HYPOTHYROIDISM AND PREGNANCY
If you have you experienced female problems (tumors, fibroids, ovarian cysts, endometriosis, PMS, cramps, (dysmenorrhea), amenorrhoea, female cancers, spontaneous abortion, cyclic seizures, dry vagina and infertility), weight problems (usually high, sometimes low), gallbladder disease (six times higher in women with excess estrogen or on birth control pills or ERT), heart disease, cancer, colon problems, low blood sugar, attention deficit disorder (ADD), adrenal exhaustion from excess secretion of adrenaline, and osteoporosis (from excess estrogen leading to excess adrenaline and then to excess cortisol), you may have hypothyroidism, because these are all symptoms of hypothyroidism.
If you don't get your thyroid disease diagnosed and start a course of treatment , you are setting yourself up for many problems down the road. The longer you leave it untreated, the harder it is to respond to the treatment when you do get it.
And if you are of child bearing years, it is very important to be healthy before you conceive! If you aren't healthy you are also setting your child up for health problems down the road.
WHY YOU NEED TO GET YOUR HYPOTHYROIDISM CONDITION TREATED BEFORE HAVING CHILDREN
If you are thinking about becoming pregnant and have symptoms of hypothyroidism, it is crucial that you get your thyroid levels corrected before you even conceive.
If you are trying to get pregnant right now and cannot, it could be because you hypothyroidism is making you infertile.
Studies show that women with low thyroid have trouble getting pregnant, and that proper thyroid supplementation can help achieve pregnancy. Infertility is yet another hypothyroid symptom amongst many others.
What happens if you become pregnant
while being hypothyroid?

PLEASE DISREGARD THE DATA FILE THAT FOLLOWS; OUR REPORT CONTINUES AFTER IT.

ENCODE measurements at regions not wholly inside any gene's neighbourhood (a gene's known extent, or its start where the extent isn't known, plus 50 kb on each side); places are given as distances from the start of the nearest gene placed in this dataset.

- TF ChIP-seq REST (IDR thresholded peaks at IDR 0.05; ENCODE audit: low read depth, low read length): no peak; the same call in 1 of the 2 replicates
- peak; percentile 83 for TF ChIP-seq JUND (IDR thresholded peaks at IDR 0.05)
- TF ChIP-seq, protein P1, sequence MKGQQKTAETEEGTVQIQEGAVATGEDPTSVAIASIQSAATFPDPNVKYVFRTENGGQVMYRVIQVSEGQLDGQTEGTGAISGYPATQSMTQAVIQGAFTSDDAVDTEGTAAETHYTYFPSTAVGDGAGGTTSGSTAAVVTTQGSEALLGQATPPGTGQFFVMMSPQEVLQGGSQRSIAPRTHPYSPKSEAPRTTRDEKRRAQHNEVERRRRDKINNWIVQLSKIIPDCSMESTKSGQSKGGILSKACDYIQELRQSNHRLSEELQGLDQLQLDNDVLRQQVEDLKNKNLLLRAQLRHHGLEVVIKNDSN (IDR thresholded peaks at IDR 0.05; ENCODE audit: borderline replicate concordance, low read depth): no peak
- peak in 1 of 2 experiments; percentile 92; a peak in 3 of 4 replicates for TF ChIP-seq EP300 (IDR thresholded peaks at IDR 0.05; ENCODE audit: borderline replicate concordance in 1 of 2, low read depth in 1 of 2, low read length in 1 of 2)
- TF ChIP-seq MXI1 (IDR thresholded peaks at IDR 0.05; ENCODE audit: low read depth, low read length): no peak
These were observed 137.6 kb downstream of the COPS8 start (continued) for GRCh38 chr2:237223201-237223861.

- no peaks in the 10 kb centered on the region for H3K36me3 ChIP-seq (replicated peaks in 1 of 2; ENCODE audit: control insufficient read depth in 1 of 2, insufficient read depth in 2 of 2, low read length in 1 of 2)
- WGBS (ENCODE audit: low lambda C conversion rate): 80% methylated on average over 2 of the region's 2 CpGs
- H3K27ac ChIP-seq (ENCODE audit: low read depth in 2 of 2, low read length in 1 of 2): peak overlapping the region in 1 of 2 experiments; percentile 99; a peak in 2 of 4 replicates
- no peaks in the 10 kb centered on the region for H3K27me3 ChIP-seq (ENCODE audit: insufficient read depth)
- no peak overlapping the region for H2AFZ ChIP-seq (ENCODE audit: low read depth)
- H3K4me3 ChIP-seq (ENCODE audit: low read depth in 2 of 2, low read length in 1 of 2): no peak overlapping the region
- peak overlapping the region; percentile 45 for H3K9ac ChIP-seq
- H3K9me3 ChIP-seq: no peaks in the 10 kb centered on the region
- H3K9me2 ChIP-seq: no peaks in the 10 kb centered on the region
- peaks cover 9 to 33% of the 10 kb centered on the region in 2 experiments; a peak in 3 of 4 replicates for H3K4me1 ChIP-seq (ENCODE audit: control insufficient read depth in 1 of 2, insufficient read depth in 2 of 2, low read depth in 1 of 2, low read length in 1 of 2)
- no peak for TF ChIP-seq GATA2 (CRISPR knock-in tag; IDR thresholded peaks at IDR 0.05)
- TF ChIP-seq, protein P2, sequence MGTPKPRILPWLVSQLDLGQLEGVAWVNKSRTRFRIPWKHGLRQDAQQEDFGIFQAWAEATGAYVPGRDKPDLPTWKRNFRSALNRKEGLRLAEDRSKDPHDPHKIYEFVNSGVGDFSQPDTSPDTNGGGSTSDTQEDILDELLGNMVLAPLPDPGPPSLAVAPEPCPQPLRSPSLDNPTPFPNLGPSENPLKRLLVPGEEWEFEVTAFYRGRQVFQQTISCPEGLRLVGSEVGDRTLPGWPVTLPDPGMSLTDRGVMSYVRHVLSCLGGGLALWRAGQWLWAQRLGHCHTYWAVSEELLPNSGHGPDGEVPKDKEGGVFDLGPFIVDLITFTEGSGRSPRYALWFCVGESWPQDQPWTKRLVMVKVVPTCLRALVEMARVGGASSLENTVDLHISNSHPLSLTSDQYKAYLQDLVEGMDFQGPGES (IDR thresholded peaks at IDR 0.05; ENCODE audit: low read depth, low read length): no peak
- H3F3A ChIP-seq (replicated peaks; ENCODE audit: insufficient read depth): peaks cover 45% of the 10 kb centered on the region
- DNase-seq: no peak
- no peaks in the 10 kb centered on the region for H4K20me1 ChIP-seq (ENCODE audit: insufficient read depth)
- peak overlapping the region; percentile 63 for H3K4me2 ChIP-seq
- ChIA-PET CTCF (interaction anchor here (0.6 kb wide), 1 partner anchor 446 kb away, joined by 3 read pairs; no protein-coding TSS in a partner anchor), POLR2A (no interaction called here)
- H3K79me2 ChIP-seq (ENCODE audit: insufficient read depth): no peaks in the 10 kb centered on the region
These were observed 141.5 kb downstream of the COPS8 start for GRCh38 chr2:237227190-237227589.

Well, you will stress your body even further and may have to deal with other unwanted symptoms. A study in the Journal of Medical Screening attributed six out of every 100 late miscarriages to an undiagnosed hypothyroid condition in the mother. If you have had miscarriages, this could be the problem.
You could have worse symptoms while pregnant or you may feel better (everyone is different). Progesterone levels are very high during pregnancy and you may feel happier -- I noticed I was giddy many days while being pregnant both times, although I was dealing with terrible fatigue and extreme anemia (another symptom of hypo) with my second pregnancy --.
Being hypothyroid while pregnant may mean you will have more symptoms to deal with after the baby is born. When you nurse your baby, your baby may become hypothyroid also. Thyroid hormone is the only hormone passed through breast milk - a baby who isn't getting enough thyroid hormone will be small and sleep too much, plus has a lower IQ. This info is from a double-blind study in which they tested the IQs of 5-6 year olds they had followed since birth, and the thyroid condition of the mothers.
Because thyroid hormone is the only hormone a nursing mother passes to her baby in her breast milk, many women become hypothyroid while nursing. But if a woman is not hypothyroid to begin with, she will not necessarily become hypothyroid from nursing.
Women with postpartum low thyroid often go on to develop permanent autoimmune hypothyroidism and their babies may be permanently damaged by their deficiency. It is vital to be treated before becoming pregnant and if you find out you are hypothyroid after pregnancy, it is imperative you get treatment right away.